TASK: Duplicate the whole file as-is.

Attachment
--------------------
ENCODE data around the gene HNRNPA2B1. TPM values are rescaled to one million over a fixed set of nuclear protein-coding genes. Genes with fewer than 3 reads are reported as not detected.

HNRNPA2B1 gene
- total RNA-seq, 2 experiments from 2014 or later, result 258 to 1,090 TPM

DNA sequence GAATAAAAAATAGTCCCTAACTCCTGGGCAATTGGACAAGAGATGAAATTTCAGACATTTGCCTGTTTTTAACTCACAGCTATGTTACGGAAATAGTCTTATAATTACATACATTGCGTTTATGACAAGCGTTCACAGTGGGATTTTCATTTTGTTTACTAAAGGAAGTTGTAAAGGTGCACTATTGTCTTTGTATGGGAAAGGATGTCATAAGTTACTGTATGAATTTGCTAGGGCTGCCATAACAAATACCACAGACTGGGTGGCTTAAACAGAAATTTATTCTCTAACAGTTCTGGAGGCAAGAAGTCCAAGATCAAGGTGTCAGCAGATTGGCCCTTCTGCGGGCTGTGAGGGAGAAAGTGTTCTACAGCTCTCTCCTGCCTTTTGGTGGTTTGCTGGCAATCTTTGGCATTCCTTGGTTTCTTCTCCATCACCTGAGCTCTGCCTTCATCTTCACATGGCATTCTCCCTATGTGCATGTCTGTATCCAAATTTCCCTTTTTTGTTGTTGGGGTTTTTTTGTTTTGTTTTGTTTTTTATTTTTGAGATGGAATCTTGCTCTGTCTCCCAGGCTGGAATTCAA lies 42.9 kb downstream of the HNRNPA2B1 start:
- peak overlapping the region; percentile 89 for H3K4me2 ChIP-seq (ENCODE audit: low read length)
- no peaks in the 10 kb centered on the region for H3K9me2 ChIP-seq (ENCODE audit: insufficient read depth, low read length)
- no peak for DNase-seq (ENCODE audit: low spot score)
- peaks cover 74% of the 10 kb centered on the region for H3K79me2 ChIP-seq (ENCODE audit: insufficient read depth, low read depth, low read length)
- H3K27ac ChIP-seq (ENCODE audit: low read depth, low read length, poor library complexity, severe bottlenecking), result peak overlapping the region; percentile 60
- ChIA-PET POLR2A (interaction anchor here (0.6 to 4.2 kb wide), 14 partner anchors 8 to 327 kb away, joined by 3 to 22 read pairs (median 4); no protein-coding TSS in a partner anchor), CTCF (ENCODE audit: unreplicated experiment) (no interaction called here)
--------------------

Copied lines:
ENCODE data around the gene HNRNPA2B1. TPM values are rescaled to one million over a fixed set of nuclear protein-coding genes. Genes with fewer than 3 reads are reported as not detected.

HNRNPA2B1 gene
- total RNA-seq, 2 experiments from 2014 or later, result 258 to 1,090 TPM

DNA sequence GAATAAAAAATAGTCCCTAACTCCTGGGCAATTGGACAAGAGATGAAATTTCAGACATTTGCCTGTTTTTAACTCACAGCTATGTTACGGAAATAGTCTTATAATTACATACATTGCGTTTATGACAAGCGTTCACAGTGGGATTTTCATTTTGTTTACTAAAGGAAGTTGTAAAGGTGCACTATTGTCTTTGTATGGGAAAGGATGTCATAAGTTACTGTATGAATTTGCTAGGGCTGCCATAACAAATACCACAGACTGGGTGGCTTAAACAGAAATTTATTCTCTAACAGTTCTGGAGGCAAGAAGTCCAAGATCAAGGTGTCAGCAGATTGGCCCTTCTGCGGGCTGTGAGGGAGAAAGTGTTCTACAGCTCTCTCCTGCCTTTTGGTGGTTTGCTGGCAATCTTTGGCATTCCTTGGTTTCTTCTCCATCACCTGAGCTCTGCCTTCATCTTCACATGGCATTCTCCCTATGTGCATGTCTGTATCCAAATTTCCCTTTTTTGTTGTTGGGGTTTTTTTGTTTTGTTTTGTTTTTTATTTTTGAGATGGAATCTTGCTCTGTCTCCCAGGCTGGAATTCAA lies 42.9 kb downstream of the HNRNPA2B1 start:
- peak overlapping the region; percentile 89 for H3K4me2 ChIP-seq (ENCODE audit: low read length)
- no peaks in the 10 kb centered on the region for H3K9me2 ChIP-seq (ENCODE audit: insufficient read depth, low read length)
- no peak for DNase-seq (ENCODE audit: low spot score)
- peaks cover 74% of the 10 kb centered on the region for H3K79me2 ChIP-seq (ENCODE audit: insufficient read depth, low read depth, low read length)
- H3K27ac ChIP-seq (ENCODE audit: low read depth, low read length, poor library complexity, severe bottlenecking), result peak overlapping the region; percentile 60
- ChIA-PET POLR2A (interaction anchor here (0.6 to 4.2 kb wide), 14 partner anchors 8 to 327 kb away, joined by 3 to 22 read pairs (median 4); no protein-coding TSS in a partner anchor), CTCF (ENCODE audit: unreplicated experiment) (no interaction called here)